October 19th was the date of two by-elections, setting up yet more opportunities for Labour to either showcase its strength or for the Conservatives to bounce back following a party conference in which Sunak issued a rallying cry to his supporters. The elections in both Tamworth and Mid Bedfordshire came after the resignations of Conservative MPs; in Tamworth, Chris Pincher resigned following a sexual misconduct scandal, and in Mid Bedfordshire, former Culture Secretary Nadine Dorries stepped down following clashes with Prime Minister Rishi Sunak. Whilst Labour had performed well in previous by-elections and the Conservatives are reeling from defeats, the location of this double header gave a unique snapshot of what the upcoming general election could look like.
Labour had a successful night as they overcame a Conservative opposition in Tamworth and both the Conservatives and Liberal Democrats in Mid Bedfordshire; Starmer remarked Labour had “made history” and was “redrawing the political map”.
Mid Bedfordshire had been a Conservative seat since 1931 and the result represented the largest numerical majority overturned at a by-election. For such a Tory stronghold to switch hands is no small feat and the manner in which it did so may provide some lessons; affluent long-term Tories swung to the Lib Dems or stayed at home and it is this apathy by the Conservative electorate that would spell a general election defeat. George Osborne had described prior to the election that losing Mid Bedfordshire would mean “Armageddon is coming for the Tory party”; with the fate of two more safe Conservative seats sealed, echoes of the 1997 general election are getting uncomfortably loud and a performance akin to that would indeed spell out Armageddon for the Tories.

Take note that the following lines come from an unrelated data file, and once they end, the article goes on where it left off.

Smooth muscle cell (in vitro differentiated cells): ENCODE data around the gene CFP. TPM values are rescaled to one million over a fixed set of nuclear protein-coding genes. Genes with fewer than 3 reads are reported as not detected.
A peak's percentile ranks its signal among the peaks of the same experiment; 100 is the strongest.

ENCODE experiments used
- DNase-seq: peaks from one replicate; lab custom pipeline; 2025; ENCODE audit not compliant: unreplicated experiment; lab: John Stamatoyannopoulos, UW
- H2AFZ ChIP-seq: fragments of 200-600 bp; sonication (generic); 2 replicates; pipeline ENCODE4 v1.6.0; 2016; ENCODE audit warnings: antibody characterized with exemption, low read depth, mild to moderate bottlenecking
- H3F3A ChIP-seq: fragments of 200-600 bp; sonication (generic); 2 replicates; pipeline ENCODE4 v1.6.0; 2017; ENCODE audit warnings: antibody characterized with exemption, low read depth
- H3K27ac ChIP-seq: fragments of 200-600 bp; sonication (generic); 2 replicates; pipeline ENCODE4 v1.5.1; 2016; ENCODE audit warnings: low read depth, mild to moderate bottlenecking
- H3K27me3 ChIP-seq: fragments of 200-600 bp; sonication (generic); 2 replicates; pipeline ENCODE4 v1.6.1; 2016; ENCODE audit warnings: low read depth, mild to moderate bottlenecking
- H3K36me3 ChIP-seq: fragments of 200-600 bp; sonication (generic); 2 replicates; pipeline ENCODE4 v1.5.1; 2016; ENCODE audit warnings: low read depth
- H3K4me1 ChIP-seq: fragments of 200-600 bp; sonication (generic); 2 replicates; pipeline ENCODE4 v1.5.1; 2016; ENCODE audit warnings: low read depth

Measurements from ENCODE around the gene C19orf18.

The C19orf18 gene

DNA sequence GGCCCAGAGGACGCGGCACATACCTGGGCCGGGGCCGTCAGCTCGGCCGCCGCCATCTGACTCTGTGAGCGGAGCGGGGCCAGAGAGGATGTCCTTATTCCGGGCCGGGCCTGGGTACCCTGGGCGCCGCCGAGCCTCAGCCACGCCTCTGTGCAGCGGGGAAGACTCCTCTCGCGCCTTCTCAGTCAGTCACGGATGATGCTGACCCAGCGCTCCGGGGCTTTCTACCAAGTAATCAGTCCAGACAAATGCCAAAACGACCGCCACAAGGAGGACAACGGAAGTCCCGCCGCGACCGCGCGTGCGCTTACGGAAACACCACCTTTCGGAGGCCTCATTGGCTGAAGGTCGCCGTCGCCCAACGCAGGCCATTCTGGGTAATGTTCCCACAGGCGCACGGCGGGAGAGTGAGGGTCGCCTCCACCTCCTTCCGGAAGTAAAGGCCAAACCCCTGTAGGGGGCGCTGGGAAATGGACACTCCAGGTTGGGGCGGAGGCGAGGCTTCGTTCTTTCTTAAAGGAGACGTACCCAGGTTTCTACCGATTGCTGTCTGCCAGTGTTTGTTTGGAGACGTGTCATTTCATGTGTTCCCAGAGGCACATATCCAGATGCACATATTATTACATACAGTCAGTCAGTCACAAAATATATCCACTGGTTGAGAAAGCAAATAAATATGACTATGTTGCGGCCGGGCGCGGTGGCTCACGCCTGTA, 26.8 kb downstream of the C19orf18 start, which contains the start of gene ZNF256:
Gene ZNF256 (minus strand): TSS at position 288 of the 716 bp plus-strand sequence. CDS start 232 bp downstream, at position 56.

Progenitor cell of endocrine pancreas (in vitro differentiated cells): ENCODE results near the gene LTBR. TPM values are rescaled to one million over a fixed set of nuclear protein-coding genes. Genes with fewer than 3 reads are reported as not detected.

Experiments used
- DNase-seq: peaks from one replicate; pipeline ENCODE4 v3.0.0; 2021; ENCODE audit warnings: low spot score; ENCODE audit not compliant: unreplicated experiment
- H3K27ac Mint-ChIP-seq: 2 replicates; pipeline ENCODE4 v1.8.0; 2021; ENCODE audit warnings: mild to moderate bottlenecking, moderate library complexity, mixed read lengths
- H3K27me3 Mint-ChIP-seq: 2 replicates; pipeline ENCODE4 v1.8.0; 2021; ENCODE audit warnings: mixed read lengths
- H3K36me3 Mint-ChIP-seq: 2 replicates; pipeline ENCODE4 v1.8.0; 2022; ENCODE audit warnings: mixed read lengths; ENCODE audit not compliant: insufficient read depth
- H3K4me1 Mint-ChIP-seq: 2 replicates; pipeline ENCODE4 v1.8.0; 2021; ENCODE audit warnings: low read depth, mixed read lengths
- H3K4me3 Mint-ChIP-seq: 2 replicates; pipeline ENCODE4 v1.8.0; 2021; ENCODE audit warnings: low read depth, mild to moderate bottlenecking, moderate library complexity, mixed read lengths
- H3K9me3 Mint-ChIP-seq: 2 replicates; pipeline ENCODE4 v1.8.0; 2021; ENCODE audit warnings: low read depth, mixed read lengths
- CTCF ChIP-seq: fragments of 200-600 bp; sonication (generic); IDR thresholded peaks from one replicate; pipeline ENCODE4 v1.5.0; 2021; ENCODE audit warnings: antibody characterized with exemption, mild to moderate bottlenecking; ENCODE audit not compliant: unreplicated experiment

Tamworth proved to be an even greater disappointment for the Conservatives with no government having previously lost as safe a seat – the Conservatives had a 42% majority in 2019 – to the principal opposition party in a by-election contest. The fact that Tamworth voted overwhelmingly for Brexit (67.5% in favor), indicates that the Conservative Party is in big trouble; Tamworth was the barometer of the salience of Brexit and all that it comes with for the voters, this result suggests that the Conservative slide to populist rhetoric will fail to woo the electorate.
However, Greg Hands, Conservative Party chairman, noted that despite the fact the two losses were disappointing, “the biggest problem was previous Conservative voters staying at home”. While the swings are significant it must be noted that in Tamworth for example, Labour actually lost votes, and the reason for the loss was simply that more than 26,000 Conservative voters stayed home. The fact that Tory voters have largely not voted for Labour or the Liberal Democrats may suggest that they are not entirely convinced of their viability as alternatives and when the time comes for general election, they may still return.
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